Letter: TDA’s shortcomings add to tourism feedback loop

Graphic by Lori Deaton

Compared to its peers, the Buncombe County Tourism Development Authority doesn’t do a particularly good job. Tourist-related employment as a share of the total in the city increased by one-fifth between the 2010 and 2017 data vintages of the Census Bureau’s 5-year American Community Survey. But for North Carolina as a whole, that growth was nearly four times as much.

Compared to its own history, it is doing an even worse job. For its fiscal year 2008-09, occupancy tax income was $6.1 million — at the time, the occupancy tax rate was 2%, so that there was $305 million in occupancy tax-liable revenue from overnight stays. For its fiscal year 2018-19, occupancy tax income was $18.7 million — by then, the tax rate was 6%, so that there was $312 million in occupancy tax-liable revenue from overnight stays.

No growth. Over a decade.

No growth. After TDA expenditures totaling $100 million.

The TDA has successfully pursued its objective of increasing the number of overnight stays. But to the extent that the number of overnight stays has increased over those years, the revenue generated by each stay has fallen enough to offset that growth.

And this is set to continue — not just because of the behavior of avaricious property speculators and hoteliers — but because we are locked in a feedback loop. A householder who struggles to afford their home grabs the opportunity to earn some extra money through Airbnb. By doing so, they increase the supply of accommodation; they find it easy to undercut the hotels on price. The hotels respond by cutting their prices. The hotels, with less money coming in, pay their workers less; and a new cycle begins as those workers decide they have to earn extra money in order to clothe, feed and house their families — and choose Airbnb to do so.

— Geoff Kemmish

Editor’s note: Xpress contacted the Explore Asheville Convention and Visitors Bureau, which manages the occupancy tax collected by the TDA, with a summary of the letter writer’s points. We received the following response from Kathi M. Petersen, director of public information and community engagement: “Thank you for the opportunity to provide accurate information on this subject. According to the N.C. Economic Development Partnership, visitor spending in the state of North Carolina increased 110% between 2000 and 2018. In Buncombe County, the amount of money spent by visitors at our local businesses increased 167%, providing a clear indication of the effectiveness of the Buncombe County Tourism Development Authority’s investment in tourism promotion as an economic development strategy. Similarly, according to information provided by the Buncombe County Finance Department, lodging sales in Buncombe County totaled $101 million in fiscal year 2001 and $425 million in fiscal year 2019.”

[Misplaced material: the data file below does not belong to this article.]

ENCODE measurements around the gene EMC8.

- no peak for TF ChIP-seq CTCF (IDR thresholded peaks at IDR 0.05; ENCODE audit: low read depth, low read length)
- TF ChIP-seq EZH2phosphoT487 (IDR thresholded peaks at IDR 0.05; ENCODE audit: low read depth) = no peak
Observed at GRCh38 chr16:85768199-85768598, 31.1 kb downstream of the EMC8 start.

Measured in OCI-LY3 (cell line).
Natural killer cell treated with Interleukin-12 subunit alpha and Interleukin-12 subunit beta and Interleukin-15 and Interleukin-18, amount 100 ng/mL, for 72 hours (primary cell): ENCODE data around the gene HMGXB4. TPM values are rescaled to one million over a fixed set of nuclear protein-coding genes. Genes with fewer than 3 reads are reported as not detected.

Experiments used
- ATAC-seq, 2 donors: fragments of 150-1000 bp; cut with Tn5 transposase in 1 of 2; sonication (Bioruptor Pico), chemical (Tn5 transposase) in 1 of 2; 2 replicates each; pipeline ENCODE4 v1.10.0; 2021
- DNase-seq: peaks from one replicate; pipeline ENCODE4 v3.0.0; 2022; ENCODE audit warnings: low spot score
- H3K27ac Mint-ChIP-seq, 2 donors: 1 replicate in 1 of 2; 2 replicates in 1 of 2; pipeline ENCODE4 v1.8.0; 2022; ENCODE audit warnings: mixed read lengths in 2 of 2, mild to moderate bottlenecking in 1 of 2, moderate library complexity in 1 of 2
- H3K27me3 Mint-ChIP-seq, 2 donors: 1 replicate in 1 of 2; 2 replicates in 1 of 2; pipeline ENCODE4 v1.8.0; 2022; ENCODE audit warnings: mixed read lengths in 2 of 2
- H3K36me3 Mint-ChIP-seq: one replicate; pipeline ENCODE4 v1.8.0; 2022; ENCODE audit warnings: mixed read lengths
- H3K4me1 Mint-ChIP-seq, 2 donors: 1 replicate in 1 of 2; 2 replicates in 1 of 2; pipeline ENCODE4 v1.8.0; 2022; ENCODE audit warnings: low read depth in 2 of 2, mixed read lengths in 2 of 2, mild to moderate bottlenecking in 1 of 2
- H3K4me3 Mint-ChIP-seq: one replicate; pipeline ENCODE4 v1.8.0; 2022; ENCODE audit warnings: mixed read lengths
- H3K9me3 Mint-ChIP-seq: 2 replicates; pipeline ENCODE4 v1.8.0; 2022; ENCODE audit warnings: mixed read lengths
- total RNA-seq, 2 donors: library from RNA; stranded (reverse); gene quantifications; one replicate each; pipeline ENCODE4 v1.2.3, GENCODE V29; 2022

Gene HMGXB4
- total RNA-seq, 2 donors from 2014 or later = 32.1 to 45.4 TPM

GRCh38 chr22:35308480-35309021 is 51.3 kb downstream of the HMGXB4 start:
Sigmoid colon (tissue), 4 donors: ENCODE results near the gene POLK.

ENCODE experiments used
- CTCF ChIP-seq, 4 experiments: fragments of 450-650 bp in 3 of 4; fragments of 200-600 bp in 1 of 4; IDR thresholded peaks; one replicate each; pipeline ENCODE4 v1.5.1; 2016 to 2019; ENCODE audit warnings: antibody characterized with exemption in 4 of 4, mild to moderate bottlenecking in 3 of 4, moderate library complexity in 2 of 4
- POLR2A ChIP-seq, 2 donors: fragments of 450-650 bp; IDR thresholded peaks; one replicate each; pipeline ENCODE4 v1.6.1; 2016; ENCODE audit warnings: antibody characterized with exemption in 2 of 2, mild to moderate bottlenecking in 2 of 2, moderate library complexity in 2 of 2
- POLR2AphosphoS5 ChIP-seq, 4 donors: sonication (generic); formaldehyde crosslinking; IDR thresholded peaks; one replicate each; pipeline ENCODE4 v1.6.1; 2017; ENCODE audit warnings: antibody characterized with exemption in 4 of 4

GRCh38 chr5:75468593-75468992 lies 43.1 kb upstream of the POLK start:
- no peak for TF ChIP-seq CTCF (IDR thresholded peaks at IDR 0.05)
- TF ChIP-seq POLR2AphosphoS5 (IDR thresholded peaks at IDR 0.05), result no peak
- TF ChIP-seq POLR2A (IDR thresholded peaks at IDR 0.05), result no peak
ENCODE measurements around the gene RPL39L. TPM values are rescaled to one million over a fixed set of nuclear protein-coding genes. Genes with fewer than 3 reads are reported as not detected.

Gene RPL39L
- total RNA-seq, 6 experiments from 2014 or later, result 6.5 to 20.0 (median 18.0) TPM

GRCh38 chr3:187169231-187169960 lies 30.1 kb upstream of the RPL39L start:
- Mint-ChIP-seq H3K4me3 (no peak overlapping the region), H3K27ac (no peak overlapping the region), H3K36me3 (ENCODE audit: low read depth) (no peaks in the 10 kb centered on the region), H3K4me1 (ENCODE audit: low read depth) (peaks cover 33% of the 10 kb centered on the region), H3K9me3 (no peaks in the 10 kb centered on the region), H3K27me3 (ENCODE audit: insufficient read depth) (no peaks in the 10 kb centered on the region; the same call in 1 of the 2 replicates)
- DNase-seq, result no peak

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2 thoughts on “Letter: TDA’s shortcomings add to tourism feedback loop

  1. luther blissett

    Correlation is not causation, and measuring from 2000 or 2001 — the Vincent’s Ear days, if you like — is a neat, arbitrary and highly misleading way to generate numbers that don’t reflect an exponential curve. Even the “history” page on the TDA’s own website jumps from 2001 to 2015.

    There’s no perfect place to start the clock, but the bump to 6% in 2015 was when the TDA started rolling in marketing cash and when the C-T did its first reporting on the large profit-sharing and bonus pool for employees, Stephanie Pace Brown (she of the million-dollar house for sale) refused to disclose, and remains non-public to this day. That’s when the feedback loop began.

    It’s even possible to argue that the TDA has succeeded in its mission — but also to say that the TDA’s institutional mission is at odds with the broader needs of the county. Defund the TDA.

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